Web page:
Earlier this year, I watched my boy struggle during recess; uncomfortable and anxious, spending a good portion of his time outdoors unable to access the playground or engage in any meaningful interactions with his peers.
Following my observation, I wrote:
There he stood, on the outskirts of the playground, watching a group of his peers play ball.
Leo’s squeals of excitement rang through the school yard while he looked on, transfixed by the elements before him…
Every whirl of the ball fueled his anticipation as he pulled his little fists up close to his chest, squeezing happily with each passing throw.
I watched my boy during those moments, standing alone on the sidelines, from all appearances happy as can be… Yet, my heart broke as I silently pleaded, “Toss him the ball. Please just toss him the ball.”
There is a common misconception surrounding kiddos with autism who have challenges with interpersonal skills. That somehow their reluctance or anxiety around others translates to not wanting to have those relationships and friendships.
When really, often times it’s simply they don’t know how or the other kids don’t understand.
They need help, encouragement and guidance to learn those skills. Their peers need education so they can be accepting.
Inclusivity is one word that encompasses such a profoundly important and necessary practice that we must strive for in every aspect of our daily lives.
I have observed so much love and positivity towards Leo by his classmates throughout the year.
I think it’s important though, that we always remember that proximity does not equate to inclusivity, and that teaching typically developing peers how to connect, and enter the world of a person with autism, is just as important, if not more so, than teaching a kiddo like Leo to enter theirs.
The week prior to Leo’s spring break, I was able to once again observe my boy during recess, following months of discussions and debates, and after strategies and goals were implemented to help Leo gain access to the playground and social opportunities in a way that would not create more stress or anxiety for my boy.
Rather than spending the majority of his time during recess attempting to escape the playground/his peers, I observed my sweet boy color with chalk alongside a peer. His delightful smile on full display as he played on the seesaw with a friend. A high-five reciprocated to another.
Perhaps not academic… but equally, if not more so, important in our world.
We were given the news yesterday that schools in our county will be closed for the remainder of the academic year due to the COVID-19 outbreak.
At-home learning opportunities will be made available, but for kiddos like Leo, something as vital as a half an hour on the playground working on social and communication skills? This simply can’t be replicated at home.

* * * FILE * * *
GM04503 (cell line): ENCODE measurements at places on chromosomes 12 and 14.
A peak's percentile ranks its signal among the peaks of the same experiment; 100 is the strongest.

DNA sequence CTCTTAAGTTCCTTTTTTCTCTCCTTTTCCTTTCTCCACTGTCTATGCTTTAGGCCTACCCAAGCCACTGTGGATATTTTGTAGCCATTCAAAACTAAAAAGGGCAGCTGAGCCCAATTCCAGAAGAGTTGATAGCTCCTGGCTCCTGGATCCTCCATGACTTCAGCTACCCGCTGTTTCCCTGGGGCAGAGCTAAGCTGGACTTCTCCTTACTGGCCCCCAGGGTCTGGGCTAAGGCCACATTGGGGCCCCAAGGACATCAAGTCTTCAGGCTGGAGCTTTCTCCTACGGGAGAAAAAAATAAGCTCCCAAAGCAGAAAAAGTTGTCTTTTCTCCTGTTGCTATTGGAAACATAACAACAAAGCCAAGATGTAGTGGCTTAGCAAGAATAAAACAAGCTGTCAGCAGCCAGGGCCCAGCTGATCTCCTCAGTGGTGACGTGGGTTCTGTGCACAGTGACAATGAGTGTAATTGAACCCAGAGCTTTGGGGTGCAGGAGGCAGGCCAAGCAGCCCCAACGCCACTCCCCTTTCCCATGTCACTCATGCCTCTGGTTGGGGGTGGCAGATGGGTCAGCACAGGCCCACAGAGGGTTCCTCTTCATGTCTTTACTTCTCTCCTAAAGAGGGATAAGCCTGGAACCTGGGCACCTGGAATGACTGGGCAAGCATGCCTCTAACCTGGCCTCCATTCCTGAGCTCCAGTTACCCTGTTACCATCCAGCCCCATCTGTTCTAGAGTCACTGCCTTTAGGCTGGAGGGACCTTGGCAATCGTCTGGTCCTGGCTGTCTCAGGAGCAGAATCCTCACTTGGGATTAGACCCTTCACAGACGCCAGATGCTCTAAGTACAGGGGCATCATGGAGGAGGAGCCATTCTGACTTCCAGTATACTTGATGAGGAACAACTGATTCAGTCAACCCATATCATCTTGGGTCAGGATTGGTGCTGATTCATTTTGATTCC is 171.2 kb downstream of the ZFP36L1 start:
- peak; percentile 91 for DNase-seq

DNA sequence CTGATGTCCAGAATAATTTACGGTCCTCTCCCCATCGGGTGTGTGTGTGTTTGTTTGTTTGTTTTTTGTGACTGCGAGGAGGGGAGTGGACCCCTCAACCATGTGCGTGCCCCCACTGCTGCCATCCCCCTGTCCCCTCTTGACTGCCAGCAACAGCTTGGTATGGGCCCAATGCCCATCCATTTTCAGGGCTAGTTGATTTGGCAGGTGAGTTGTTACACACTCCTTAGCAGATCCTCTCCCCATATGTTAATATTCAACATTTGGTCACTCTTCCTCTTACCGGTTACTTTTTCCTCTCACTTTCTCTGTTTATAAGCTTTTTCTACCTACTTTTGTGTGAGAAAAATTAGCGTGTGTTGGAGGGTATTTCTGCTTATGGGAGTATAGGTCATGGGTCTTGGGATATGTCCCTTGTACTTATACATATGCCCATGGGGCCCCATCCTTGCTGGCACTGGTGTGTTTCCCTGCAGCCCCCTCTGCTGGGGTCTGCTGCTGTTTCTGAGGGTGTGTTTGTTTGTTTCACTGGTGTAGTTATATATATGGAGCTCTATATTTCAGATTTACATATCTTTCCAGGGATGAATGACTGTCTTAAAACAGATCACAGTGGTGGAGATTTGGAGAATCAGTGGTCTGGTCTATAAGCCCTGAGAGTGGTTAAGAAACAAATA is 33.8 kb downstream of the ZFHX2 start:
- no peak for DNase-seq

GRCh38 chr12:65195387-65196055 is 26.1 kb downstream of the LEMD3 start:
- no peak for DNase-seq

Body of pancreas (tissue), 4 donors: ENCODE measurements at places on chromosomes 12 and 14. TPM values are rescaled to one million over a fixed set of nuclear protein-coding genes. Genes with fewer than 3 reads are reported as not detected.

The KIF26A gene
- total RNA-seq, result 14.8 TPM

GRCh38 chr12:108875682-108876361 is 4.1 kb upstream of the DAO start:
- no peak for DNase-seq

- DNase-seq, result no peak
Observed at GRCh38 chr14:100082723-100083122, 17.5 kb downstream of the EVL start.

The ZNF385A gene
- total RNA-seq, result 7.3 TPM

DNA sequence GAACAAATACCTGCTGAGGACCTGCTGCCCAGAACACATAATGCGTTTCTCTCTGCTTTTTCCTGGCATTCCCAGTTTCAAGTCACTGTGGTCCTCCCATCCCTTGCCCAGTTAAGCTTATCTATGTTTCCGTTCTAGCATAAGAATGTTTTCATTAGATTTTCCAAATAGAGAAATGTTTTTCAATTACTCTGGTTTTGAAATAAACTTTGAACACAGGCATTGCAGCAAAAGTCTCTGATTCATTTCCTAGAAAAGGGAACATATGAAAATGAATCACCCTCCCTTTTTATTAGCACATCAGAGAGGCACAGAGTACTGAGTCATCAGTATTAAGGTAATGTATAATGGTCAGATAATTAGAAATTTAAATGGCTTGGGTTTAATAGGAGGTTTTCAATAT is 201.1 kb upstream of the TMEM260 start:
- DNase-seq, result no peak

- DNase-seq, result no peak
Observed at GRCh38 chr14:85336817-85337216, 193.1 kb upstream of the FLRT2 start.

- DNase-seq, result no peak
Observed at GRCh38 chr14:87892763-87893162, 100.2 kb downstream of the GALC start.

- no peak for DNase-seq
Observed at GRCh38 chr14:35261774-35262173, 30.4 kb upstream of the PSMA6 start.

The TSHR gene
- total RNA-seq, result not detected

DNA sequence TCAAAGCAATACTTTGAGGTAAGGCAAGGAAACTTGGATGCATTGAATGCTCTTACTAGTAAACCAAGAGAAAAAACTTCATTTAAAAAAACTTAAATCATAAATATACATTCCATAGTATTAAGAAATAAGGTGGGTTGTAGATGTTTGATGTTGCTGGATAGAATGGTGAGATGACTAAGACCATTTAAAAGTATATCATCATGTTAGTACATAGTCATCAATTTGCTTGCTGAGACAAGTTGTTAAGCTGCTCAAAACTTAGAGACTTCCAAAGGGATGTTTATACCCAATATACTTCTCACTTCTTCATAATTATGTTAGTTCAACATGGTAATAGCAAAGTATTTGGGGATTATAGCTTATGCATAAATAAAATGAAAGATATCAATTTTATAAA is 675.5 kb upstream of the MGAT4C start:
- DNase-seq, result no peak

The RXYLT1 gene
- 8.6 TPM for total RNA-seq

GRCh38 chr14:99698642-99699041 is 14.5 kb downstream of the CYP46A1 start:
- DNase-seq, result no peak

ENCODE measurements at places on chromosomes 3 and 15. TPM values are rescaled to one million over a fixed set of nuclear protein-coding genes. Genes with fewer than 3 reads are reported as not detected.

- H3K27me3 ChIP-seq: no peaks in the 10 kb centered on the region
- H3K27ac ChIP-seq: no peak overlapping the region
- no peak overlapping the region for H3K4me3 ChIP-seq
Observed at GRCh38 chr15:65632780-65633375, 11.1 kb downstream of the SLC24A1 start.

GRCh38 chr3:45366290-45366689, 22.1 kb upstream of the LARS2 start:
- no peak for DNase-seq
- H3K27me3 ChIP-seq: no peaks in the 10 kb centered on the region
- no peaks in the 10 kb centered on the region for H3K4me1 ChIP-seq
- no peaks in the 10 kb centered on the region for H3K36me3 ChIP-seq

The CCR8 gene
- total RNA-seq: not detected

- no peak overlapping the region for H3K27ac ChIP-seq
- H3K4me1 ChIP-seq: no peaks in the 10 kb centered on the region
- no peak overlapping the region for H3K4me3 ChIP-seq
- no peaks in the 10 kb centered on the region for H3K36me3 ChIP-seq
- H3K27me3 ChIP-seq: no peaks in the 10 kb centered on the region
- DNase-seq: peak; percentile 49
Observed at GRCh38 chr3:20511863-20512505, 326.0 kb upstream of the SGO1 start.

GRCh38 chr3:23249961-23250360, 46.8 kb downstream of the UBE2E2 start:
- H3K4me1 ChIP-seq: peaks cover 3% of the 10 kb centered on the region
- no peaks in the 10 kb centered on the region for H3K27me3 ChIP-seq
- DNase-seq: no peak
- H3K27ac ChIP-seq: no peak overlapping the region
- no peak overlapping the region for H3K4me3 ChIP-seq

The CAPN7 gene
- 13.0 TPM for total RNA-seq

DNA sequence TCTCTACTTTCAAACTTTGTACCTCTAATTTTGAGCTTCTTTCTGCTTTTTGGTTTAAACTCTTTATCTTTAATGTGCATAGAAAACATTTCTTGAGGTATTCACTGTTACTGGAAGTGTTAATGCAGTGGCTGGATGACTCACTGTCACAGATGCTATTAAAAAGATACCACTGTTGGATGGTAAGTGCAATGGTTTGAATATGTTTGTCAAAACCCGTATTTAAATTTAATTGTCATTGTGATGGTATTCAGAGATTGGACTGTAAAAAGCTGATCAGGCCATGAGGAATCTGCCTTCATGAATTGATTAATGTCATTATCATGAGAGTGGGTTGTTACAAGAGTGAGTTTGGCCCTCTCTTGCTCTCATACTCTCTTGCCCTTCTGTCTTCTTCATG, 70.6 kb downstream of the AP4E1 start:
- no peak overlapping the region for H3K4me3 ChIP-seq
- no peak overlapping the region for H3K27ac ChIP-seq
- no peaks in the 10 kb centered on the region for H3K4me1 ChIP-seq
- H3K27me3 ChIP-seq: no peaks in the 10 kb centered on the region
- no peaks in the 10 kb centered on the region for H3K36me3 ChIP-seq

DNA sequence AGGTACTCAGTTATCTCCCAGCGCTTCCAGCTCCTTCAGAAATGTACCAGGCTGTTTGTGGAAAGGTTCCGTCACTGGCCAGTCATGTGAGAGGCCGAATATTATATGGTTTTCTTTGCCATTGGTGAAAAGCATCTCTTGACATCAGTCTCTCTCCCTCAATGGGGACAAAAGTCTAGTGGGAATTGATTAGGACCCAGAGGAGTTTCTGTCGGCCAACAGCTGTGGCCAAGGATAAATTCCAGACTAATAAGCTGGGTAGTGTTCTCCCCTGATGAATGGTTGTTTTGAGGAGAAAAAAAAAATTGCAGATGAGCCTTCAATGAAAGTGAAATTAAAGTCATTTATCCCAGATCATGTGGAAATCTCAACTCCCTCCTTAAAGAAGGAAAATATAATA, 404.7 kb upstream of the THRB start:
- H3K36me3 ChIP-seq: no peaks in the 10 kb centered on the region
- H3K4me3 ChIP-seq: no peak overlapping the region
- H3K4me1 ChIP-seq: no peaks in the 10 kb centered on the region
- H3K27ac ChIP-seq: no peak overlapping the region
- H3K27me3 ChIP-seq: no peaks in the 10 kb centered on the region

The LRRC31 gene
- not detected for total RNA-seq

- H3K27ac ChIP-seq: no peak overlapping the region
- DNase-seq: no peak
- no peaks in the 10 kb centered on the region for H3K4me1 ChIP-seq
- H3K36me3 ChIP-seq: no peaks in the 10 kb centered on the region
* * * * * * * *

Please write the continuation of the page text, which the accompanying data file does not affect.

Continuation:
The closures are necessary. But, the anxiety over the losing the connections he’s made during this crisis is quite real. I worry how my husband and I will manage to keep Leo’s brain stimulated and his body regulated through these closures.
To other parents who are worried about this, I would remind you this: We are not teachers, speech-language pathologists or occupational therapists. But, we do know some things — we’ve taken on these roles long before this global crisis hit our backyard.
We understand our children’s challenges and triumphs better than anyone. We know their behavior plans like the back of our hand and can gauge what sensory input their bodies are craving at any given moment.
We’ve watched, listened and learned from teachers and therapists along the way on which learning methods and techniques work best for our kiddos.
I’m going to continue to lean on these individuals for guidance, to lean on my amazing community; fellow parents and caregivers who understand that we are all in this together, and willing always, to lend a helping hand, whether that be advice on resources or simply a listening ear.
And I’m going to lean on my sweet boy for guidance, as our family delves into this new phase of our journey.
As my dear husband, ever the optimist, expressed to me in the midst of my panic, “We’ll get through this, just like we always do.”
Follow this journey on Life With Leo.
Worried about school closures during the COVID-19 pandemic? Check out the following articles for tips and support:
- What to Do When Your Child on the Autism Spectrum’s Routine Is Disrupted by the Coronavirus
- How We Can Help Children With Disabilities Understand the Coronavirus
- Feeling Anxiety About All-of-a-Sudden Homeschooling: Some Tips From Mothers Who Have Been There
- How to Support Kids With Communication Disabilities While School Is Canceled
- To Parents of Children With Disabilities Trying to Stay Safe During This Outbreak